Professor of Medicine (tenured)
Infectious Disease; Oncology
I care for hospitalized patients and outpatients at Roswell Park Comprehensive Cancer Center, where I am head of Infectious Diseases. My area of clinical expertise relates to infections in patients with cancer and stem cell transplant recipients, and I have served on several national panels that establish guidelines for preventing, diagnosing, and managing infections in these patients. I also have a specific interest in patients with primary phagocytic disorders (e.g., chronic granulomatous disease).
Roswell Park is the site of my clinical teaching. At Roswell Park, I serve asChair of the Dept. of Internal Medicine and Chief of Infectious Diseases. I teach medical students in lecture settings and in small group sessions in their first and second years, including courses in lung pathophysiology and microbiology-immunology. I mentor residents in their clinical training and in research. I also teach fellows in all aspects of their training and mentor those who perform their research projects in my lab. I have mentored a large number of trainees in lab research, including high school and college students on summer rotations, medical students, doctoral students, and post-doctoral fellows.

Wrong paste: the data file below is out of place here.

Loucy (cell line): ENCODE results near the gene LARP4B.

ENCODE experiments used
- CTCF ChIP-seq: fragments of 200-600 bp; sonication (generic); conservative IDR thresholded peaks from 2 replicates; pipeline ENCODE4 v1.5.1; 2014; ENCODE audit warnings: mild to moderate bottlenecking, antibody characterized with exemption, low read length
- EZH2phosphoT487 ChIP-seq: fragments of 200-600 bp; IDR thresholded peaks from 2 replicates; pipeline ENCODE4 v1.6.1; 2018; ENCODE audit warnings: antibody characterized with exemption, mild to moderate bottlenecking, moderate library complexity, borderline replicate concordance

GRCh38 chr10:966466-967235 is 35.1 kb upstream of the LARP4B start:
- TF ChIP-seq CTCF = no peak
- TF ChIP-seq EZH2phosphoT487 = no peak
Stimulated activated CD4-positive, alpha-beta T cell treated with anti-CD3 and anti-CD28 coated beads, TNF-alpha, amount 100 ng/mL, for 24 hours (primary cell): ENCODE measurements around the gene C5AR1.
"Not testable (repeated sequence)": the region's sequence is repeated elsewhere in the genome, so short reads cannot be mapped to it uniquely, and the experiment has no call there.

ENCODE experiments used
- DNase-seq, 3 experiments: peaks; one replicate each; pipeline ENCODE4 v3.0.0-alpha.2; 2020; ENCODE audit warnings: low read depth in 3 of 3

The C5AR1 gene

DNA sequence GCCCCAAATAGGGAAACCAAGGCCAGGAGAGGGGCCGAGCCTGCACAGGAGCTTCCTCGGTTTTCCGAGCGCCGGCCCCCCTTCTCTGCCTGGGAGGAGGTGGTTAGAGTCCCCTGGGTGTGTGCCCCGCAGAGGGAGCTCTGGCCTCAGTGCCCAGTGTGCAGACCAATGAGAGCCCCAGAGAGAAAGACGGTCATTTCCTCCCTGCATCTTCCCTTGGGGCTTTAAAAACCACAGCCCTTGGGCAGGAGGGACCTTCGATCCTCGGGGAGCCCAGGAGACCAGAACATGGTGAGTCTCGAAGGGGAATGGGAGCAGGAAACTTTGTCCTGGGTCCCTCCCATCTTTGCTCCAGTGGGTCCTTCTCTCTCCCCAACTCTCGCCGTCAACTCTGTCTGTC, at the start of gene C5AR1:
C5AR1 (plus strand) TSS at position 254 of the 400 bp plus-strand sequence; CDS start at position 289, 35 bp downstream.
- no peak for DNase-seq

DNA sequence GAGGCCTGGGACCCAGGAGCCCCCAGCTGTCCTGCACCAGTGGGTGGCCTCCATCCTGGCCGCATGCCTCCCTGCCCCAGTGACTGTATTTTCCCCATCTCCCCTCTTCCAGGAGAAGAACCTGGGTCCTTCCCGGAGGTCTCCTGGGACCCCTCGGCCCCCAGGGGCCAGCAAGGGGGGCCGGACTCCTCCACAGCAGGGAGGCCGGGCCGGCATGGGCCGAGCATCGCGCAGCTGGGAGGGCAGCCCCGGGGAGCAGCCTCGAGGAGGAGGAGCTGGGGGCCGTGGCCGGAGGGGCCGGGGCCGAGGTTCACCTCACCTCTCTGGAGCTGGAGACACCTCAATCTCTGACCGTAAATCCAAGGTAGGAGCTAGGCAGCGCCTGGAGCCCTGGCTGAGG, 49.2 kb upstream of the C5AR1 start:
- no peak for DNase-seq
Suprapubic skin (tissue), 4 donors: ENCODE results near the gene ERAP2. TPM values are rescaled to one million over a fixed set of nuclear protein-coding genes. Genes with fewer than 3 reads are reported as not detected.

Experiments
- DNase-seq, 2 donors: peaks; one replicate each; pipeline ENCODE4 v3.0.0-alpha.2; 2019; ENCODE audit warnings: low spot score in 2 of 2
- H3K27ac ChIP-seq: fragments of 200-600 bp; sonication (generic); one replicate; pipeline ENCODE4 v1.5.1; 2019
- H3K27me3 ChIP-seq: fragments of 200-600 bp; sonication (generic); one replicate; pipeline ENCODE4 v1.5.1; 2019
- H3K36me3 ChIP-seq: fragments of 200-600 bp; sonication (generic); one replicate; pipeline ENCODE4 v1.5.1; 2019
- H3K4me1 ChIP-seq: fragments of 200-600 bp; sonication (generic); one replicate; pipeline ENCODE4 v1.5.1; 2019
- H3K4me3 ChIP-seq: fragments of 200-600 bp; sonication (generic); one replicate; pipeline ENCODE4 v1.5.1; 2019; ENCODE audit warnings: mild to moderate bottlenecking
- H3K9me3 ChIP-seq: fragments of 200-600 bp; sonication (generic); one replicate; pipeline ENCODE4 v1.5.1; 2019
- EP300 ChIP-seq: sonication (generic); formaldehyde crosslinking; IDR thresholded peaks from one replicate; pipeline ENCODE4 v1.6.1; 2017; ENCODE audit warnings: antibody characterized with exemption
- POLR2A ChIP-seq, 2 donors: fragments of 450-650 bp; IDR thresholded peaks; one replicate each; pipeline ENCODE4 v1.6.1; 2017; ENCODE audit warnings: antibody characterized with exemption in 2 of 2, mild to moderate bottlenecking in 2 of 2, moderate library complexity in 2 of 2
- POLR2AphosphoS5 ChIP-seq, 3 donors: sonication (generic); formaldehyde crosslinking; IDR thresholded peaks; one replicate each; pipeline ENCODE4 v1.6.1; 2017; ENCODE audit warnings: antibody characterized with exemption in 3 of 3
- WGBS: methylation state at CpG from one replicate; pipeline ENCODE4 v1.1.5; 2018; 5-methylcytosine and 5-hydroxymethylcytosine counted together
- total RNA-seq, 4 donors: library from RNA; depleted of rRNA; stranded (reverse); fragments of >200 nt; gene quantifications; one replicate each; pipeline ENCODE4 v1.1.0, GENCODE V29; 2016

Our lab research has focused on innate immune responses to infection and injury. Over the past several years, we have extended our interest in innate responses to the cancer microenvironment with the overall goals of understanding mechanisms that drive tumor progression and developing novel prognostic biomarkers and therapeutic approaches. We find that the immune pathways that mediate antimicrobial host defense can also promote metastasis and impair anti-tumor immunity. Our most recent work points to neutrophils acquiring a suppressor function within the tumor microenvironment that results in suppression of T cell proliferation and activation required for anti-tumor immunity. We identified mechanisms driving this neutrophil suppressor phenotype, including complement signaling, that are potential targets for therapeutic modulation to enhance anti-tumor immunotherapy.